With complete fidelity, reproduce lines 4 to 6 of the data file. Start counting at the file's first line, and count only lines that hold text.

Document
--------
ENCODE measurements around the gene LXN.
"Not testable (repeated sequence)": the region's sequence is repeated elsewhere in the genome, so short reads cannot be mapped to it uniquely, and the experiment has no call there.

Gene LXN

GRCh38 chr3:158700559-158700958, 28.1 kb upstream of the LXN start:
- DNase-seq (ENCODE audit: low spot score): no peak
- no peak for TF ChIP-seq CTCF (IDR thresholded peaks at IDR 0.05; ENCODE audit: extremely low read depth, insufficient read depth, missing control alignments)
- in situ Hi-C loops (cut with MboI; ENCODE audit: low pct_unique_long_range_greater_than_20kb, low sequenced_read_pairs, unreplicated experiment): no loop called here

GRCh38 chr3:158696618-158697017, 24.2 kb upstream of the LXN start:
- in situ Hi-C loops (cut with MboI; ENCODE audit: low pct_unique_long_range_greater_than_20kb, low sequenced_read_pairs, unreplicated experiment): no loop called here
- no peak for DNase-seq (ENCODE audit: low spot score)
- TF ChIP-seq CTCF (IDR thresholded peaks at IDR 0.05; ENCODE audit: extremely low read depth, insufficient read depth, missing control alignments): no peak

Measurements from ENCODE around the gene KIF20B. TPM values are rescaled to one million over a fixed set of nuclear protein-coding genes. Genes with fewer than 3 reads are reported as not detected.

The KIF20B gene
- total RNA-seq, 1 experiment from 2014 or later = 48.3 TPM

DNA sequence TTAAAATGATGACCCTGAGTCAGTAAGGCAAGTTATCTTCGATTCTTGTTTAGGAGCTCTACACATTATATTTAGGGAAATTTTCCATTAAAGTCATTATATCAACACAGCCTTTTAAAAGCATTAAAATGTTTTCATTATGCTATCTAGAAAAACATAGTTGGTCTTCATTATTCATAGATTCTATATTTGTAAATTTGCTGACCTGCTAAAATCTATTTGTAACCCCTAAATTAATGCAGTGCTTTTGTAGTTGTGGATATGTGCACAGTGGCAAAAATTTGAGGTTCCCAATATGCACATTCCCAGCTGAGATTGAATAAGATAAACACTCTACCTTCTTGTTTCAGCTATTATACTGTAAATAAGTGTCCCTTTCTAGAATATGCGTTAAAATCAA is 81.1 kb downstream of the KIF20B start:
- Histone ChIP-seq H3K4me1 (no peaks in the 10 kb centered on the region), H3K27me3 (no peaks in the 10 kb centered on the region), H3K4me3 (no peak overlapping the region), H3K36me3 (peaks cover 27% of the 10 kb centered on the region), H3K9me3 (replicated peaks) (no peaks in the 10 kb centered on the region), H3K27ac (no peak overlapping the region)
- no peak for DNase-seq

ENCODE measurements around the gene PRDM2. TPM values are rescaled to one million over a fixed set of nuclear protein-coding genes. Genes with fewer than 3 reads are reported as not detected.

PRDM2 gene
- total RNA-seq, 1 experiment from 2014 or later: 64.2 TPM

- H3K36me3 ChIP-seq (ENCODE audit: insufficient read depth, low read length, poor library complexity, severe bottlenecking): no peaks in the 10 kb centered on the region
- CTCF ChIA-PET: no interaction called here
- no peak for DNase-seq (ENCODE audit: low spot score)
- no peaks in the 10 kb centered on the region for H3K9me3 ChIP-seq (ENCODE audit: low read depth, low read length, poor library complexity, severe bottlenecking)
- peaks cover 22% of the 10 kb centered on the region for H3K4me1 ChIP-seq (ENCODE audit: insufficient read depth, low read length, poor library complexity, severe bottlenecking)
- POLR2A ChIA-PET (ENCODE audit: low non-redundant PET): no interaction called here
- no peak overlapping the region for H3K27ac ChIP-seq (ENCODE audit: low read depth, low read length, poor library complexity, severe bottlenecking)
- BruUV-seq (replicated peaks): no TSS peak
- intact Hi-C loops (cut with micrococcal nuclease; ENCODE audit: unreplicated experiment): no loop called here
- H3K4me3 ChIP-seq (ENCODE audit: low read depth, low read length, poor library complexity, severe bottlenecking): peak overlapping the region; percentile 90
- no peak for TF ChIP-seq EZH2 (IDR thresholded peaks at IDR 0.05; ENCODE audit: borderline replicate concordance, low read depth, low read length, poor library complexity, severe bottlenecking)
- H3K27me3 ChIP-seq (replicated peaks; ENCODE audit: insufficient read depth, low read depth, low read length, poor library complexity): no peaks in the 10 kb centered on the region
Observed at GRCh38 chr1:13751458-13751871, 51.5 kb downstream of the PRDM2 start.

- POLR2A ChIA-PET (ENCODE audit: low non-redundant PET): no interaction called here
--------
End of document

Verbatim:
GRCh38 chr3:158700559-158700958, 28.1 kb upstream of the LXN start:
- DNase-seq (ENCODE audit: low spot score): no peak
- no peak for TF ChIP-seq CTCF (IDR thresholded peaks at IDR 0.05; ENCODE audit: extremely low read depth, insufficient read depth, missing control alignments)